02/25/2015 05:16 pm ET Updated Dec 06, 2017

Why I Want to Be Outwitted by My 3-Year-Old (Sometimes)

Jamie Harrington

So maybe I am crazy, but I am all about teaching my kid to argue. I don't pick my battles, and sometimes, my daughter actually wins. Being able to effectively argue your point is a life skill I think we sometimes forget to share with our children, because -- hey, who wants to be outwitted by a 3-year-old?

Well, I do.

Before you think I'm nuts -- let me explain! I don't want her to stomp her foot and whine to get her way. I want her to logically explain to me why she should get to swim in her underwear instead of having to go inside to put on her swimsuit. If her argument is good enough, then she gets to swim in her underwear.

Why would I do this?

Because it makes her think, and that's something all kids should know how to do!

I'm not there on the playground when she has to decide if the best decision is to hit a kid or to convince them to give her the ball. Hopefully, the argumentative skills she's learned at home teach her to get that ball without being aggressive. And, I've been watching her with her friends lately, and she's becoming less of a tattle-tale and more of a problem solver, so I think it's working!

I am not saying this is the best answer for every situation, or anything. If your child is in danger, or even if you just don't have the time to live out a life lesson because you're late for an appointment and today is just NOT the day for this, that's OK. You don't have to do this every single time. You can always say to your kid, "This isn't up for discussion. This is a parenting decision," and let that be the end of that.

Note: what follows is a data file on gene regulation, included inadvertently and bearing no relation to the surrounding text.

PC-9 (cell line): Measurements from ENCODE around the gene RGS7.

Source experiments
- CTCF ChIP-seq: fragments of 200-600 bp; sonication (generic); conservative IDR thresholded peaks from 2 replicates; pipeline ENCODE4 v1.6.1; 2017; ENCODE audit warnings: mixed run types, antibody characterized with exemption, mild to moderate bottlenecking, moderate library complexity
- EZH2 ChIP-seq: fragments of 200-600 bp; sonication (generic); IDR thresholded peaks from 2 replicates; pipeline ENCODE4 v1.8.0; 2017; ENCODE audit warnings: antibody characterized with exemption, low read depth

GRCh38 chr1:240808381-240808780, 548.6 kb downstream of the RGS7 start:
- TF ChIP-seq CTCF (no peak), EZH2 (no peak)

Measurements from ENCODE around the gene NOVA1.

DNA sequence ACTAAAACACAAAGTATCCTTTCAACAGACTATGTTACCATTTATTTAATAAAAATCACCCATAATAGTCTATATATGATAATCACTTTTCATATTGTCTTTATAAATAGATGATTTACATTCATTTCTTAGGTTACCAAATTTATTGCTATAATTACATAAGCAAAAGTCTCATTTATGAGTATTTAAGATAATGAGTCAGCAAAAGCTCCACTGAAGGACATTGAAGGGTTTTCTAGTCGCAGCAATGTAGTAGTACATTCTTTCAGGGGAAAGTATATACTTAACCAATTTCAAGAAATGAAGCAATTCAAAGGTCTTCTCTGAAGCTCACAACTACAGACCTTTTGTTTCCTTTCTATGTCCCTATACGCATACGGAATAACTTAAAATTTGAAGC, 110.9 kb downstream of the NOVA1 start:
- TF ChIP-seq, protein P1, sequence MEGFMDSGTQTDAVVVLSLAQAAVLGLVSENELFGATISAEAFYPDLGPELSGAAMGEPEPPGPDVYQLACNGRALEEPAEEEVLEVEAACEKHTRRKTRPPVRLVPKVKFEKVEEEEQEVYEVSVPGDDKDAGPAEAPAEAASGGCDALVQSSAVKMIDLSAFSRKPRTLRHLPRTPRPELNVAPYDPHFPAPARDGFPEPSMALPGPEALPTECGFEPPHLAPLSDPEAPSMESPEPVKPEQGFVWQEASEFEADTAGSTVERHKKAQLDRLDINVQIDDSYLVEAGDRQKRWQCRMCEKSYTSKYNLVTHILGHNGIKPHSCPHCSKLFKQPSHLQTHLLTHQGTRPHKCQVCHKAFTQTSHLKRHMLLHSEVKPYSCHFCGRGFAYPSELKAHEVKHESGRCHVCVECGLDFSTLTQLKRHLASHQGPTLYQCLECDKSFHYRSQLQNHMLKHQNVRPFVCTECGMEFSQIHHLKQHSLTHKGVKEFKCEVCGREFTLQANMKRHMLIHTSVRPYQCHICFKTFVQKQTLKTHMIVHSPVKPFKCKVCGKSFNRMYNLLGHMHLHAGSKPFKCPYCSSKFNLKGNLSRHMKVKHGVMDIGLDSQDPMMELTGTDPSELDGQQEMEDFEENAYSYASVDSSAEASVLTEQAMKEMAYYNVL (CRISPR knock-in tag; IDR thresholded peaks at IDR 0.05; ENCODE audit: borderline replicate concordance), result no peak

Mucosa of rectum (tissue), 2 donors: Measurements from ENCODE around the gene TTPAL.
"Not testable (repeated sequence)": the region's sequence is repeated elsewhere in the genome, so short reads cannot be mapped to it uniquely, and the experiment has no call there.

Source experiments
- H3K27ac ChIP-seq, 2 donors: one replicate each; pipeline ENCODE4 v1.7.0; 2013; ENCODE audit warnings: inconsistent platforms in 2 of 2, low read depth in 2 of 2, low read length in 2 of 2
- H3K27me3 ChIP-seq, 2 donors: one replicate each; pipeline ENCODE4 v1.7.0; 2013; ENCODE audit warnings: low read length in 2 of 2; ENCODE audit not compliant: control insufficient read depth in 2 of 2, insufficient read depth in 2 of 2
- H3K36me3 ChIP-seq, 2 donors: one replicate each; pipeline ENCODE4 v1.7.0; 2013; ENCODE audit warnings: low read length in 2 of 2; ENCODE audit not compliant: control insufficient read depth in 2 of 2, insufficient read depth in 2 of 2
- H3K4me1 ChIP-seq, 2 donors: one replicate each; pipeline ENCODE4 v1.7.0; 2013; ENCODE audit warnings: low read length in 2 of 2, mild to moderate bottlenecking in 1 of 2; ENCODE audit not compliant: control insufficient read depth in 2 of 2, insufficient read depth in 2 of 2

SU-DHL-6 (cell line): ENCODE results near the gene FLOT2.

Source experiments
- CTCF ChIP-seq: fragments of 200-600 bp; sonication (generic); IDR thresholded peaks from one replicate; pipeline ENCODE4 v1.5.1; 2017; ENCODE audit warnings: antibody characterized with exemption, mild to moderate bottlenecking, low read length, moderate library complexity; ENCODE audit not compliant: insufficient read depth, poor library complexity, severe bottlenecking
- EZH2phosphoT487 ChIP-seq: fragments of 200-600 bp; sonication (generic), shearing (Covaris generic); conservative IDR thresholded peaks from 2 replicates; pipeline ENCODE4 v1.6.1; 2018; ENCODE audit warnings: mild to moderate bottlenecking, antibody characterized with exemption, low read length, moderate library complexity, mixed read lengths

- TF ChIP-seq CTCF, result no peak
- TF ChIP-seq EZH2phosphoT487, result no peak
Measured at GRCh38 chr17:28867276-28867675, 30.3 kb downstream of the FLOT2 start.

I encourage you to try it, though. When you have a little extra time, let them persuade you to do something. Let them give you their reasons, then really listen to them and think over what they have to offer. Is it a good deal? Are they going to follow through with their end of the bargain? That in and of itself is an amazing character-building lesson. You are helping them learn to be trustworthy, reliable people.

To me, it's all about learning to be yourself, learning to stand up for what you believe in and learning how to convince others to believe in you.

Because isn't that what we all want, anyway?

This post originally appeared on Jamie's website, Follow Jamie on Facebook, Instagram and Twitter.

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